Welfare Fraud in the Third Degree is codified in New York Penal Code Section 158.15. It is a class D felony. There is no minimum period of mandatory incarceration if a person with no prior felony convictions is convicted of a class D (non-violent and non-drug) felony, however, the maximum period of incarceration is an indeterminate sentence of 2 1/3 - 7 years. An indeterminate sentence is one in which the person is sentenced to a range and the department of corrections determines how much of that range the person must serve before he is eligible for release. If the person has been previously convicted of a prior felony within 10 years of the new conviction, excluding time spent in prison, the minimum period of incarceration is 2 - 4 years and the maximum is 3 1/2 - 7 years. There is no period of mandatory parole after the person is released from custody.

For the government to sustain a conviction for Welfare Fraud in the Third Degree, the government must prove the following three elements beyond a reasonable doubt. It must prove:
  1. the person committed a "fraudulent welfare act;"
  2. the person did so knowingly and with the intent to defraud; and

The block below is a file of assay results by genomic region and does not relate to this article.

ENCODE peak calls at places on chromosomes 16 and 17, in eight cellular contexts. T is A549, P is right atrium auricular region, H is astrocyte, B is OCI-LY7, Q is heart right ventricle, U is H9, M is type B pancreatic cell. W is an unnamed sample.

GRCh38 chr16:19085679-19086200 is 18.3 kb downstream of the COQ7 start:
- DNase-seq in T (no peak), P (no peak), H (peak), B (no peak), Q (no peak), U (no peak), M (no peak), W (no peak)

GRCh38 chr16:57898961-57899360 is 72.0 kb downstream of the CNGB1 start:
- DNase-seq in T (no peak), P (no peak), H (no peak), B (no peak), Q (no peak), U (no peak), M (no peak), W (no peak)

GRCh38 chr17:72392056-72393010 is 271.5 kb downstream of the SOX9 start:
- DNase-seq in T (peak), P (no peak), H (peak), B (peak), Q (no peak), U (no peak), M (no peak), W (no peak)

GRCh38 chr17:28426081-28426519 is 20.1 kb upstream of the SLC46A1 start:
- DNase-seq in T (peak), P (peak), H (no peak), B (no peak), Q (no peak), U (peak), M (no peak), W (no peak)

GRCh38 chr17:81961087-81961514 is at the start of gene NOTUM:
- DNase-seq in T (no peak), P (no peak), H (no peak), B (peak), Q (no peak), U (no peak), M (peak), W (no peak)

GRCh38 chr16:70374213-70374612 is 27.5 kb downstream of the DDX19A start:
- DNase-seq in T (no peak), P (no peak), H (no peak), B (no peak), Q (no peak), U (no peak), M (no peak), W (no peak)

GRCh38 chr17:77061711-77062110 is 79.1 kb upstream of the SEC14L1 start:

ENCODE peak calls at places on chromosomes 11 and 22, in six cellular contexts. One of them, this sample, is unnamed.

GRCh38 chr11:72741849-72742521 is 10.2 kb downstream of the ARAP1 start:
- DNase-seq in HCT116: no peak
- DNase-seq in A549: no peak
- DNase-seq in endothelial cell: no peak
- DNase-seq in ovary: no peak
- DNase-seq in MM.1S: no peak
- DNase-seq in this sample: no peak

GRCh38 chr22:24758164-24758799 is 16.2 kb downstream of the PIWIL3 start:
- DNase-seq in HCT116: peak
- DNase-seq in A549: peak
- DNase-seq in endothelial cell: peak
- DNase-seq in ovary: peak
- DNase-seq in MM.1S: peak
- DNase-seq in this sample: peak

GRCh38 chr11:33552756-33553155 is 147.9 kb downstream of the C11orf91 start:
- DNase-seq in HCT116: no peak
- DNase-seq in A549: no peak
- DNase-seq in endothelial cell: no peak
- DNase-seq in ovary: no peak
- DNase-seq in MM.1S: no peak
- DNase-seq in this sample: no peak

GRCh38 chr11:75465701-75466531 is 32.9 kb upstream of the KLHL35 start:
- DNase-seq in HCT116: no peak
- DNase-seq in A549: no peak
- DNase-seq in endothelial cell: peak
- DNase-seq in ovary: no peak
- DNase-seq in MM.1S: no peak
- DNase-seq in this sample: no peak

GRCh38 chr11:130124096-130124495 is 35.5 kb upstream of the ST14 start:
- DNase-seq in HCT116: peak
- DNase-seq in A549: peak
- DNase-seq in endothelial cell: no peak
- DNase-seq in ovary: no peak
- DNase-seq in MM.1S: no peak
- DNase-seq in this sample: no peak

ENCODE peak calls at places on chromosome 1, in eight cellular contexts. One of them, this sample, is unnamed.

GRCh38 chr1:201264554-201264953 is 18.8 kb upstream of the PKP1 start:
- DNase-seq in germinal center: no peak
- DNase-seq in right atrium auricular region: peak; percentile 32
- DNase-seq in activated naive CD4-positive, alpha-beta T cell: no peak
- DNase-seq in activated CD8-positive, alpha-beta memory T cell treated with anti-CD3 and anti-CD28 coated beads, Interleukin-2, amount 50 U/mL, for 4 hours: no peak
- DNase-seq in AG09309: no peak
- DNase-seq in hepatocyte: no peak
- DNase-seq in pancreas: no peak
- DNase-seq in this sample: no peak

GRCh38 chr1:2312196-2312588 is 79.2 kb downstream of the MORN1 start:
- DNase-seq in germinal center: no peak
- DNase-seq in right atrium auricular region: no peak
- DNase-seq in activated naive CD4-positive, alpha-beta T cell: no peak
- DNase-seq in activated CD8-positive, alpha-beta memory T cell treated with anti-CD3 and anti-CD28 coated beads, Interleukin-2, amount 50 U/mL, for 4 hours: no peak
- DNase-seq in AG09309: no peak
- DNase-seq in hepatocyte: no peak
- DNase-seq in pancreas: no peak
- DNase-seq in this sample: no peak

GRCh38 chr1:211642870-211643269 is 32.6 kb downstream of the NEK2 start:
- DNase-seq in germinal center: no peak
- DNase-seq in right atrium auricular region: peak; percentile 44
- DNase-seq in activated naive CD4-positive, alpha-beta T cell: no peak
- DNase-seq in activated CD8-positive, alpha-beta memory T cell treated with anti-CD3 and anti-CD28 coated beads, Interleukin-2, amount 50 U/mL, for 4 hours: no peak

3. the person thereby took or obtained "public assistance benefits" with a value in excess of $3,000.
  • Welfare Fraud in the Fourth Degree
Welfare Fraud in the Fourth Degree is codified in New York Penal Code Section 158.10. It is a class D felony. There is no minimum period of mandatory incarceration if a person with no prior felony convictions is convicted of a class D (non-violent and non-drug) felony, however, the maximum period of incarceration is an indeterminate sentence of 2 1/3 - 7 years. An indeterminate sentence is one in which the person is sentenced to a range and the department of corrections determines how much of that range the person must serve before he is eligible for release. If the person has been previously convicted of a prior felony within 10 years of the new conviction, excluding time spent in prison, the minimum period of incarceration is 2 - 4 years and the maximum is 3 1/2 - 7 years. There is no period of mandatory parole after the person is released from custody.

For the government to sustain a conviction for Welfare Fraud in the Fourth Degree, the government must prove the following three elements beyond a reasonable doubt. It must prove:
  1. the person committed a "fraudulent welfare act;"
  2. the person did so knowingly and with the intent to defraud; and
  3. the person thereby took or obtained "public assistance benefits" with a value in excess of $1,000.
  • Welfare Fraud in the Fifth Degree
Welfare Fraud in the Fifth Degree is codified in New York Penal Code Section 158.05. It is a class A misdemeanor, punishable by up to one year in jail.

For the government to sustain a conviction for Welfare Fraud in the Fifth Degree, the government must prove the following two elements beyond a reasonable doubt. It must prove:
  1. the person committed a "fraudulent welfare act;" and
  2. the person did so knowingly and with the intent to defraud.
Accusations of any kind of Fraud are serious. Feel free to contact John Buza, an experienced lawyer, for a free consultation if you, or a loved one, is accused of this crime.